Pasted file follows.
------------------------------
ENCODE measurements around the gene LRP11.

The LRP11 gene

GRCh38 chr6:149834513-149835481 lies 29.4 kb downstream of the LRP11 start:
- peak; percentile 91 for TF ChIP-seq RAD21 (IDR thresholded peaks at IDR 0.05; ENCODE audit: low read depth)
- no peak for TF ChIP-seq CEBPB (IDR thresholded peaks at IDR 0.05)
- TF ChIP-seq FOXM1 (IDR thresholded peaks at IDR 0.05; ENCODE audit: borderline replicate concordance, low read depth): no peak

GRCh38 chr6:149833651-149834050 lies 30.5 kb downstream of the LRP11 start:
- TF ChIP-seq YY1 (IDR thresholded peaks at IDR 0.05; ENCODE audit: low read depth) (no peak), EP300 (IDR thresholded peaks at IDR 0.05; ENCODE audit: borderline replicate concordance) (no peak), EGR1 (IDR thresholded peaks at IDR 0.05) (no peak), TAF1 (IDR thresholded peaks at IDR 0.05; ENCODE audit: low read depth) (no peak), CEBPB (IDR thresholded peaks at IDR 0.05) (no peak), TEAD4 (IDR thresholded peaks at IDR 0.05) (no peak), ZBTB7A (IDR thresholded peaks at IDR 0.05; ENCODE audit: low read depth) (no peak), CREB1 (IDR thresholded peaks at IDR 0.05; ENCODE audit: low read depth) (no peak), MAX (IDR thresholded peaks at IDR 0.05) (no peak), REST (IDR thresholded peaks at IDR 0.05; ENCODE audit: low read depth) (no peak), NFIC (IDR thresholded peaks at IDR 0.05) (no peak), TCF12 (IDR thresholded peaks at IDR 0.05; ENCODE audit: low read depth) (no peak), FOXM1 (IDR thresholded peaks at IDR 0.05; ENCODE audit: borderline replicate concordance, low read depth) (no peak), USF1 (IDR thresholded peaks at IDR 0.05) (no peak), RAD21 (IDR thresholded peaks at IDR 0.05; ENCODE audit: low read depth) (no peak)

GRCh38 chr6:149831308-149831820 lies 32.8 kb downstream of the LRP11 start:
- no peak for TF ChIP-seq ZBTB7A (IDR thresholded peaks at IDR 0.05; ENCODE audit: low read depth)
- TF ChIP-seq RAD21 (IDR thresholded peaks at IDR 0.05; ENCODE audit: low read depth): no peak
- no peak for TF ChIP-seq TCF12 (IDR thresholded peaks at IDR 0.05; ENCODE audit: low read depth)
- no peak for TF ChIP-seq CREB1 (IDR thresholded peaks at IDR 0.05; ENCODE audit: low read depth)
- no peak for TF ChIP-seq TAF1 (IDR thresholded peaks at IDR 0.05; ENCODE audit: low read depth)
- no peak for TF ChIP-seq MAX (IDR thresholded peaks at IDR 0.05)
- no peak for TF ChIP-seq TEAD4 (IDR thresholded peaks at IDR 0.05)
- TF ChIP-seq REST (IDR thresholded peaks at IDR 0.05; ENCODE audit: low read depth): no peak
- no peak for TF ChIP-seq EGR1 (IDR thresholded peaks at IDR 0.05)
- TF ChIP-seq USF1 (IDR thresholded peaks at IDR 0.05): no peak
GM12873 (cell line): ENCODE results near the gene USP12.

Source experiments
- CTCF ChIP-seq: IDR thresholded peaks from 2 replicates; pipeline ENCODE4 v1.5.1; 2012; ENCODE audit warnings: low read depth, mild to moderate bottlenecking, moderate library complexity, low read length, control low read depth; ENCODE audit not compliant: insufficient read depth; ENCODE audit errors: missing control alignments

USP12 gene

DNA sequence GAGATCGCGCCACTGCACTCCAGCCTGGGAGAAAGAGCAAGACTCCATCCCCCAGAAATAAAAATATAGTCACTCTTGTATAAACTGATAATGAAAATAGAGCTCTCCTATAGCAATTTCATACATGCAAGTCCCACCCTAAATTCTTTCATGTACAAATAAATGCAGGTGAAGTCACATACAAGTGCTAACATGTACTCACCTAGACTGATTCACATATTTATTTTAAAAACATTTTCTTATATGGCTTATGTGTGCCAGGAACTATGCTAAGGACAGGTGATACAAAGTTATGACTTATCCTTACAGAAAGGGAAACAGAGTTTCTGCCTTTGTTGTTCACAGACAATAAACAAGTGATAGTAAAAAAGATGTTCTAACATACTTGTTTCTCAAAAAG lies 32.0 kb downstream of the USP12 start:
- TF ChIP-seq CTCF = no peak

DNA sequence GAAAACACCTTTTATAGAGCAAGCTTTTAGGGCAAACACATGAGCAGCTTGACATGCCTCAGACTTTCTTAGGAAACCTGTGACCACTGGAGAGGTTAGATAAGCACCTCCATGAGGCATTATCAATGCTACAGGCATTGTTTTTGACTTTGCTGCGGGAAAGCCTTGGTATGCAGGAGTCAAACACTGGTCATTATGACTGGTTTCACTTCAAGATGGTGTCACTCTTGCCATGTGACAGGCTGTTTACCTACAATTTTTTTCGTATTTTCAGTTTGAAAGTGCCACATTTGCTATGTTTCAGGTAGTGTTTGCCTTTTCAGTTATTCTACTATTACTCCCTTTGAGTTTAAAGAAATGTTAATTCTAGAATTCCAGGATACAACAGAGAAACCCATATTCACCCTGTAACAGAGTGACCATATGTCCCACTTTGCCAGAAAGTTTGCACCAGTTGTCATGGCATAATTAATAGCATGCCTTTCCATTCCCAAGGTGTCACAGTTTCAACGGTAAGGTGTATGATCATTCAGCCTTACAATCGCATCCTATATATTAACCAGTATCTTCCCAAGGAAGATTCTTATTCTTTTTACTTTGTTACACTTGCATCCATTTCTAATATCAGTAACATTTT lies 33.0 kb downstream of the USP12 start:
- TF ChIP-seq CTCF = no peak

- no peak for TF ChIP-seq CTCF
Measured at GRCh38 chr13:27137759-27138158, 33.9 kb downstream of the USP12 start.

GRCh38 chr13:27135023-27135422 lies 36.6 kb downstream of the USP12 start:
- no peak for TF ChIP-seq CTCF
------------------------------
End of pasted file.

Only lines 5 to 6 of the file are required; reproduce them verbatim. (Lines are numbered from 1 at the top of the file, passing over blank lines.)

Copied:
- no peak for TF ChIP-seq CEBPB (IDR thresholded peaks at IDR 0.05)
- TF ChIP-seq FOXM1 (IDR thresholded peaks at IDR 0.05; ENCODE audit: borderline replicate concordance, low read depth): no peak